Sleep Better


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  May is the testing month, with AP and SOL tests looming over your head, it’s not easy to get a good night’s sleep. You get too nervous the night before the test, spend the night tossing and turning. To get your mind off things, you turn to your phone and end up spending the night looking at it. Or, you just don’t feel ready and spend the night cramming everything you’ve ever learned in that subject in one night. Everybody keeps mentioning the importance of sleep, especially the night before a test, what if you just can’t fall asleep? Here are some tips and tricks to get a good night’s sleep.

Things to avoid before going to sleep

  Reduce your caffeine intake. Don’t drink coffee or energy drinks, stick to water. Eating too much before going to bed will also affect your sleep, you might feel bloated and full, preventing you from falling asleep faster. Don’t use your electronics before sleep. The National Sleep Foundation says using electronic devices before bed delays your body’s internal clock, and makes it more difficult to fall asleep. Remove all distractions like computers, TV’s and phones from your space. Avoid going to bed when you don’t feel tired, try to read a book under a lamplight instead.

Try to relax

  Listen to soothing music, dim the lights, take a hot shower or bath, and get comfy. Try to find a place to sleep that is away from interruptions and loud noises. If you can’t avoid these places, you can try to use white noise or nature sounds to block out the disturbing noise. Rosie Osmun says that modern science finds cool temperature and complete darkness is ideal for sleep, while artificial lighting and light from electronics are major melatonin disruptors.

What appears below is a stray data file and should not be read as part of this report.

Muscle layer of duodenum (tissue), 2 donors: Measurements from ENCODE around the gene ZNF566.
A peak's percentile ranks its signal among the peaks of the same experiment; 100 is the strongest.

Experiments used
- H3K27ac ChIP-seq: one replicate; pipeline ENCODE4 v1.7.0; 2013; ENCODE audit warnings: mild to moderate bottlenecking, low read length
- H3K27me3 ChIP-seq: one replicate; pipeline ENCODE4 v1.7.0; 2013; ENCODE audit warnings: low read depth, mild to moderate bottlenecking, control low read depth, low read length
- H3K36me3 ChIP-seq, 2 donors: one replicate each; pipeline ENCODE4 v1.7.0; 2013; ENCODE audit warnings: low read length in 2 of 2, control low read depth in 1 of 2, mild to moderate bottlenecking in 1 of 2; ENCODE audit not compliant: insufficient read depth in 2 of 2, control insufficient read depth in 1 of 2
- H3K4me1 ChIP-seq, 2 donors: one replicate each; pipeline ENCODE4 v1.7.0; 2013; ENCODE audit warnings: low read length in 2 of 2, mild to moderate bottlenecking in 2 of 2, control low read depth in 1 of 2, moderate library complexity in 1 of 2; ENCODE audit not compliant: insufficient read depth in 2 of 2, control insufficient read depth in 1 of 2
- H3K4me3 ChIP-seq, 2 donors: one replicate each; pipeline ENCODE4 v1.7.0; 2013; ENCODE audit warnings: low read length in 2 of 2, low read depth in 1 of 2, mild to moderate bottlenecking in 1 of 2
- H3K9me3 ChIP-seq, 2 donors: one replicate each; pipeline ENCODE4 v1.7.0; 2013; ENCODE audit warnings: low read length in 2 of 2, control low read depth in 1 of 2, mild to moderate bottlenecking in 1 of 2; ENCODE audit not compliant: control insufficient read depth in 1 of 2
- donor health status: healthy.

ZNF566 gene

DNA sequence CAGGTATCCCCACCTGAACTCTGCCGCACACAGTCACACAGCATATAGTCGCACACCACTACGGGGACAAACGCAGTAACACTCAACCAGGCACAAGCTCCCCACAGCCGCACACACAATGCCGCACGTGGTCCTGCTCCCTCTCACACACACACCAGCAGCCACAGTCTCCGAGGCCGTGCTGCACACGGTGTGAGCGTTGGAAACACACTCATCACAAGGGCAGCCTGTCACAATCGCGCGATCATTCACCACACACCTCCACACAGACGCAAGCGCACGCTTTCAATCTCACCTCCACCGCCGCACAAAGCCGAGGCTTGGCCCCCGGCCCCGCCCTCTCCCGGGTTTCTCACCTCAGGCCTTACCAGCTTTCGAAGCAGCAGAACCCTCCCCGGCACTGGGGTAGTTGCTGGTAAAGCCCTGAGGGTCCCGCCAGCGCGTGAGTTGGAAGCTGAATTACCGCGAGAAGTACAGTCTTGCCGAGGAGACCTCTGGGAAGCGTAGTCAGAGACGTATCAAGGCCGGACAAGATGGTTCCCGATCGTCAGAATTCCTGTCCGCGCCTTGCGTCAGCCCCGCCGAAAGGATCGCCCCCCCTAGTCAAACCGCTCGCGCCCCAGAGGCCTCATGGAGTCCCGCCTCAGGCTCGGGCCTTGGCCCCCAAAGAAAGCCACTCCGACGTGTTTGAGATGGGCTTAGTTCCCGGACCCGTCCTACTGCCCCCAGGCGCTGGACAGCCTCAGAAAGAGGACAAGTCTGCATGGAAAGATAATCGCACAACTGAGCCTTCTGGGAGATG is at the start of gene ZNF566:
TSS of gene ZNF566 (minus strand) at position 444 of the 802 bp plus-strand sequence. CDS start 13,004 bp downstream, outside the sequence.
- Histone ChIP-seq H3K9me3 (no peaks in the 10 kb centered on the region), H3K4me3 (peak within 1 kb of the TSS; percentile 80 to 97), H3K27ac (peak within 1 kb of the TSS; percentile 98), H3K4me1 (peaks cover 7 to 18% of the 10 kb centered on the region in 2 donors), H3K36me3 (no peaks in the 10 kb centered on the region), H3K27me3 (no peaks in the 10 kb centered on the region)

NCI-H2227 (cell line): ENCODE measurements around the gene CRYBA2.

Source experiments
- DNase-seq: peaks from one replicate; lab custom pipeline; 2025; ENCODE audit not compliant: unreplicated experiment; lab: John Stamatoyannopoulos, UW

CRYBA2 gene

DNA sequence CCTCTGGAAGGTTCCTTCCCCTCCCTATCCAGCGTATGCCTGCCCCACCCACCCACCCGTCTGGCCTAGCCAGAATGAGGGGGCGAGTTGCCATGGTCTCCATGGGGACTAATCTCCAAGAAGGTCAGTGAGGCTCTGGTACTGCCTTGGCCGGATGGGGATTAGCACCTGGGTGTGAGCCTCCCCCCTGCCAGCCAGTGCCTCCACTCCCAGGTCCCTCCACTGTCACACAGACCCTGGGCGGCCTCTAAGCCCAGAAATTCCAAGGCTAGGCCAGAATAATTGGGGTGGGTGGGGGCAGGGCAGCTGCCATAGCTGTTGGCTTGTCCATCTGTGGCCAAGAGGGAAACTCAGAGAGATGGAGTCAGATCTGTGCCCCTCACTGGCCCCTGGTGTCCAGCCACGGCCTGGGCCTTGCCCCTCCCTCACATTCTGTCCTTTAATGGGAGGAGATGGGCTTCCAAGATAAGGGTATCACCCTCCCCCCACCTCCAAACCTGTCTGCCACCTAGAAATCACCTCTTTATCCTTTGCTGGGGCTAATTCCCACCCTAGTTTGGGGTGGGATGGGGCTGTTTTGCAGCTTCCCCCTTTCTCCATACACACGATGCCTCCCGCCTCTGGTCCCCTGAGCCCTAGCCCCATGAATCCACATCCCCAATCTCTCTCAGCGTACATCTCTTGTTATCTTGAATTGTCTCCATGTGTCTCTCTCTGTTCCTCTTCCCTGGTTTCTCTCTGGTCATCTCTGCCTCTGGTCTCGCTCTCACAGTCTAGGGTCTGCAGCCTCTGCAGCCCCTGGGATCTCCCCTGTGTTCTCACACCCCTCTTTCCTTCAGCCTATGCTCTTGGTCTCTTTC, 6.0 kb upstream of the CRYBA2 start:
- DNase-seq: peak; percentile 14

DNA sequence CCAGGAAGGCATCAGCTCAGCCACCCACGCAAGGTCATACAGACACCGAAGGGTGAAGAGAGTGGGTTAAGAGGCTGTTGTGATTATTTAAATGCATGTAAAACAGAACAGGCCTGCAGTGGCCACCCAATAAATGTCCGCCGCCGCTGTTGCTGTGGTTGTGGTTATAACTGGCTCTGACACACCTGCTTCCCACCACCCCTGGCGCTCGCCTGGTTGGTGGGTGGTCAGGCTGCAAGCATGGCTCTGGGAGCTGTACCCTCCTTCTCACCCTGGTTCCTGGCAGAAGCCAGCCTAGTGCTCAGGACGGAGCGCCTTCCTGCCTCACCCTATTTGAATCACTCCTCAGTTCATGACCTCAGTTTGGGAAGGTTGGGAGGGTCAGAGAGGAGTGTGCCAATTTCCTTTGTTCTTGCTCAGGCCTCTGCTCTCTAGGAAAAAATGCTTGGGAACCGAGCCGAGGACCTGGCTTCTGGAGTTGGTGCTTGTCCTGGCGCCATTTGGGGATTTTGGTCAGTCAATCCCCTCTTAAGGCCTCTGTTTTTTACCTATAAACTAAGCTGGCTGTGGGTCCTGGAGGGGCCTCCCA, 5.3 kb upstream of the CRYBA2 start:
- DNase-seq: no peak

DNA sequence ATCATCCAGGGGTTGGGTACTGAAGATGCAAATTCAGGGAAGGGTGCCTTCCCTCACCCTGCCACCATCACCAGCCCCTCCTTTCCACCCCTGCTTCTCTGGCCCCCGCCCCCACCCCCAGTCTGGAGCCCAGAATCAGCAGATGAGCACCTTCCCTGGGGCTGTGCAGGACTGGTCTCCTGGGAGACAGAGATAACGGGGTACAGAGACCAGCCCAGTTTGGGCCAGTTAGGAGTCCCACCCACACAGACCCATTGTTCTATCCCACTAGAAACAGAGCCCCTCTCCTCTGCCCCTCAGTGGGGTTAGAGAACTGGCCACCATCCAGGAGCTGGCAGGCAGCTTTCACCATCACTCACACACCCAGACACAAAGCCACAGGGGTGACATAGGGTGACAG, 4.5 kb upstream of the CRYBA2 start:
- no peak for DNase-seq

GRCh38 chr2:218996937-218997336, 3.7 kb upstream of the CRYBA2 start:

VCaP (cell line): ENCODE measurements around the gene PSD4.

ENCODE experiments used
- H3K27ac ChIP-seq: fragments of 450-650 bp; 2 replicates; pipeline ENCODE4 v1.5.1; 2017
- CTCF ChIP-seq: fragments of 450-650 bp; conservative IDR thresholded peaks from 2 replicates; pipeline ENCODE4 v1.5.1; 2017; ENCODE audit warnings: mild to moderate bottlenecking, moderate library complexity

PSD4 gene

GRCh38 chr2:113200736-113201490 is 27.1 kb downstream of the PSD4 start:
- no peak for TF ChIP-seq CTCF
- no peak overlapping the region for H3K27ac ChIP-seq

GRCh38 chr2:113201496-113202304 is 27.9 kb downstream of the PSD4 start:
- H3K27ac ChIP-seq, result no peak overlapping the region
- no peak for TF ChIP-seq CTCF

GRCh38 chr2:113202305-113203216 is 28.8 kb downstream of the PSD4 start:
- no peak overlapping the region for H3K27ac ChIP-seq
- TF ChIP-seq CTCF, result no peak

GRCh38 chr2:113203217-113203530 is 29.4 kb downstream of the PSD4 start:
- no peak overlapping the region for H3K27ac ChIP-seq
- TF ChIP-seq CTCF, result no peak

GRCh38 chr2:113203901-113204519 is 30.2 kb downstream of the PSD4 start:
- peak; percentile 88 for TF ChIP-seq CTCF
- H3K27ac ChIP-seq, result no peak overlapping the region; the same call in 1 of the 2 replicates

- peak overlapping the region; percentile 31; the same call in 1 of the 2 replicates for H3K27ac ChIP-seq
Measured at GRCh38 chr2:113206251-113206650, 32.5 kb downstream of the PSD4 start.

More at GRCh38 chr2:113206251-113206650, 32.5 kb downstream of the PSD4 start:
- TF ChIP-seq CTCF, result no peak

Be Active

  Getting at least 60 min of exercise every day can help you achieve a sounder sleep. Exercising doesn’t have to take place in a fancy gym or require the newest clothes and shoes. Even simple stretching exercises can help you feel relaxed. You can also go out for jogging, just throw on your most comfortable clothes and shoes, and you’re ready to go. Physical activity tends to decrease stress, making you more relaxed. Make sure you finish up exercising at least 3 hours before you go to bed. Otherwise, you may have too much energy to fall asleep.

 

  Most teen’s natural sleep cycles are conflicted with school start times, they need an alarm or a parent to wake them up during school days. While everyone is accustomed to having a bad morning here and there – feeling irritable, unhappy or even sad is common. NSF’s 2006 Sleep in America poll found that many adolescents exhibit symptoms of a depressive mood on a frequent if not daily basis, and these teens are more likely to have sleep problems.

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